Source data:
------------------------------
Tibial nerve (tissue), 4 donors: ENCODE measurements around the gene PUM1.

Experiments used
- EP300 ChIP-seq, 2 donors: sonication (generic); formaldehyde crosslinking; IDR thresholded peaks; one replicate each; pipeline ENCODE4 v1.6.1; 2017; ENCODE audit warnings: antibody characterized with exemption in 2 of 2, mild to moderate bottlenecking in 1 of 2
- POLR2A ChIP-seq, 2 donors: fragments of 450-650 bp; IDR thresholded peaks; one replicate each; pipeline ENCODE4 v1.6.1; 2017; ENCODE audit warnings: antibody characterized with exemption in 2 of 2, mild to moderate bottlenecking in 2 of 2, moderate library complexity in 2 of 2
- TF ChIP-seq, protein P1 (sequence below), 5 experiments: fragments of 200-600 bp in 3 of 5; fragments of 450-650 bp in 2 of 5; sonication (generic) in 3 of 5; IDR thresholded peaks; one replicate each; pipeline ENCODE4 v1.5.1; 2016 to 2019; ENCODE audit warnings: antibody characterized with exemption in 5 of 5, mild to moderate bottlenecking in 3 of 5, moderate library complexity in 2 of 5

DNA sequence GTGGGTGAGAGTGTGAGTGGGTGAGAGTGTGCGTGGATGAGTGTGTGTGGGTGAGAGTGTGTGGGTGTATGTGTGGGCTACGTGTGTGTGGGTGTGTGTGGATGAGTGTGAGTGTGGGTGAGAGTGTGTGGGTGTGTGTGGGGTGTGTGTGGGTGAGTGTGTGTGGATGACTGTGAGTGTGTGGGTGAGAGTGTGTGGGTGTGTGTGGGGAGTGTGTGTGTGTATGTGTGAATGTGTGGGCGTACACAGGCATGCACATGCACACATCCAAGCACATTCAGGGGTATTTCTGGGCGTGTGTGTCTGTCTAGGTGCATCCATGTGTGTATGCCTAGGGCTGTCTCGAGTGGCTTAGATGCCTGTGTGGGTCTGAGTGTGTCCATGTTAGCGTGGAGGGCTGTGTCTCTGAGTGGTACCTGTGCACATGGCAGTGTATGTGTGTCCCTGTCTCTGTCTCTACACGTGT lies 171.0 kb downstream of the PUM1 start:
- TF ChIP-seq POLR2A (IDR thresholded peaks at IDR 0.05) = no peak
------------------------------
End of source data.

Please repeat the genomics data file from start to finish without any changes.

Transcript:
Tibial nerve (tissue), 4 donors: ENCODE measurements around the gene PUM1.

Experiments used
- EP300 ChIP-seq, 2 donors: sonication (generic); formaldehyde crosslinking; IDR thresholded peaks; one replicate each; pipeline ENCODE4 v1.6.1; 2017; ENCODE audit warnings: antibody characterized with exemption in 2 of 2, mild to moderate bottlenecking in 1 of 2
- POLR2A ChIP-seq, 2 donors: fragments of 450-650 bp; IDR thresholded peaks; one replicate each; pipeline ENCODE4 v1.6.1; 2017; ENCODE audit warnings: antibody characterized with exemption in 2 of 2, mild to moderate bottlenecking in 2 of 2, moderate library complexity in 2 of 2
- TF ChIP-seq, protein P1 (sequence below), 5 experiments: fragments of 200-600 bp in 3 of 5; fragments of 450-650 bp in 2 of 5; sonication (generic) in 3 of 5; IDR thresholded peaks; one replicate each; pipeline ENCODE4 v1.5.1; 2016 to 2019; ENCODE audit warnings: antibody characterized with exemption in 5 of 5, mild to moderate bottlenecking in 3 of 5, moderate library complexity in 2 of 5

DNA sequence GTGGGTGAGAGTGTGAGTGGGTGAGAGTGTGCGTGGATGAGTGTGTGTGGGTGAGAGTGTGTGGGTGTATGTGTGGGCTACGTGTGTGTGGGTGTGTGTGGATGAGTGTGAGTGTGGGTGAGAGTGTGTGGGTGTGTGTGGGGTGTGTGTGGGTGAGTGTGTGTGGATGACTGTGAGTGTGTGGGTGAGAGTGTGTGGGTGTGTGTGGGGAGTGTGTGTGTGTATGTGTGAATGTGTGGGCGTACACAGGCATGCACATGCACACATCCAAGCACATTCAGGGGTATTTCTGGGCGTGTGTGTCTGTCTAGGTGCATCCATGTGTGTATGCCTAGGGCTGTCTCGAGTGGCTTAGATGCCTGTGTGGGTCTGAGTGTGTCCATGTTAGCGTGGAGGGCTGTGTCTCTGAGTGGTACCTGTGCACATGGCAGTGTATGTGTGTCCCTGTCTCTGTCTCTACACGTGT lies 171.0 kb downstream of the PUM1 start:
- TF ChIP-seq POLR2A (IDR thresholded peaks at IDR 0.05) = no peak